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Financial statement trend analysis is a business practice that helps a company's senior leadership gauge fluctuations in corporate operating data. It also indicates changes in the firm's financial position as well as variations in operating, investing and financing cash flows. A corporate accountant can perform financial statement trend analysis on a random basis or at a given point in time.
Financial Statement Defined
A financial statement is an accounting summary that helps an organization's department heads and senior leaders report operating data during a period or at the end of a quarter or year. A corporate accounting manager typically records operating information in ledgers (accounting records) via journal entries, or debits and credits into accounts. He performs financial statement trend analysis to gauge changes in a corporation's profitability measures, including profit margin (net income over sales), and its economic standing.
United States generally accepted accounting principles, or GAAP, and international financial reporting standards, or IFRS, require a firm to prepare and present financial statements that are fair and complete. Fair means accurate in accounting terminology. A complete set of accounting reports includes balance sheet (or statement of financial position), statement of profit and loss (or P&L, also known as statement of income), statement of cash flows and statement of retained earnings (also referred to as statement of equity).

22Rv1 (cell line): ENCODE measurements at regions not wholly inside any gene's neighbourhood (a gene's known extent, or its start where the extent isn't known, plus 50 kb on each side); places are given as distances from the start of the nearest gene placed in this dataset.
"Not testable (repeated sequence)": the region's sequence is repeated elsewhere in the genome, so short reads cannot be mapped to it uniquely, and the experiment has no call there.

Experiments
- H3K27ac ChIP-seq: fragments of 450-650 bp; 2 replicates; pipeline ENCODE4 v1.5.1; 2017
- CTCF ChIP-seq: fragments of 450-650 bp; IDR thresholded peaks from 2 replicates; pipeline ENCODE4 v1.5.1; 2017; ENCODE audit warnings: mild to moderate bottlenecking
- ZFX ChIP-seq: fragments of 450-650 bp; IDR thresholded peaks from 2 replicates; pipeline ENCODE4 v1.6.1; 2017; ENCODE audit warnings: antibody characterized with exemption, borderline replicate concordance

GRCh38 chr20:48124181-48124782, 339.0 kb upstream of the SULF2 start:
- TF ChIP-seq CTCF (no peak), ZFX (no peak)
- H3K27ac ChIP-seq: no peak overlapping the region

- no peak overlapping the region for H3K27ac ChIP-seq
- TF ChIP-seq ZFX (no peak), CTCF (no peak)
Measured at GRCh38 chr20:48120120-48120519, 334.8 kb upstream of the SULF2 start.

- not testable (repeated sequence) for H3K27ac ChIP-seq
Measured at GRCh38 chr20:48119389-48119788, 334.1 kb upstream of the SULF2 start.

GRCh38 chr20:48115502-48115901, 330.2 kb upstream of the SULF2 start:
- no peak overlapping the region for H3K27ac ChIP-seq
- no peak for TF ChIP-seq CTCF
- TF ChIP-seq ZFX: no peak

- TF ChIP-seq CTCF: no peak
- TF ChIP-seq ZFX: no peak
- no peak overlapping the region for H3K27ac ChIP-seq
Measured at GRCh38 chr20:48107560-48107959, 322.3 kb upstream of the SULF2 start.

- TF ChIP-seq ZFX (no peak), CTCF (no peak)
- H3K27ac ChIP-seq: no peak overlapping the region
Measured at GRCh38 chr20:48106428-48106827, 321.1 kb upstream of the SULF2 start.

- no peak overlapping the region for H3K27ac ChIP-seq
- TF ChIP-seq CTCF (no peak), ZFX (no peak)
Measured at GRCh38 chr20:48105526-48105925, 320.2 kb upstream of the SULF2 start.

Financial statement trend analysis, or financial analysis, helps an organization's accounting director review operating data for a period and detect changes in business performance. For example, a senior risk manager at an insurance company can review the firm's balance sheet to evaluate short-term cash availability and current assets such as accounts receivable, inventories and trading securities. Alternatively, she may evaluate sales revenue trends in the statement of profit and loss and compute the company's profit margin over a 10-month period.
Vertical analysis is a type of financial statement trend analysis. In vertical analysis, a corporate finance specialist calculates each accounting item as a percentage of a reference item. For instance, a corporate finance manager wants to perform vertical analysis on a firm's income statement. The reference item, or total, is the gross sales revenue. Vertical analysis may show that cost of goods sold and expenses for salaries are 40 percent and 10 percent of gross sales, respectively.
Horizontal analysis is another type of financial statement trend analysis. In horizontal analysis, a management accounting analyst compares current and historical operating data to evaluate periodic fluctuations. As an example, a management accounting specialist wants to perform horizontal analysis on a company's balance sheet. This analysis may indicate that the accounts receivable and inventory accounts have increased since the previous year by 12 percent and 22 percent, respectively.
- USDA: Analysis of Financial Statements--Local Farm Supply, Marketing Cooperatives
- Investopedia: Horizontal Analysis
- Investopedia: Vertical Analysis
- Congressional Research Service. "Cash Versus Accrual Basis of Accounting: An Introduction," Page 3. Accessed Sept. 21, 2020.
- Internal Revenue Service. "Publication 538: Accounting Periods and Methods." Accessed Sept. 21, 2020.
Marquis Codjia is a New York-based freelance writer, investor and banker. He has authored articles since 2000, covering topics such as politics, technology and business. A certified public accountant and certified financial manager, Codjia received a Master of Business Administration from Rutgers University, majoring in investment analysis and financial management.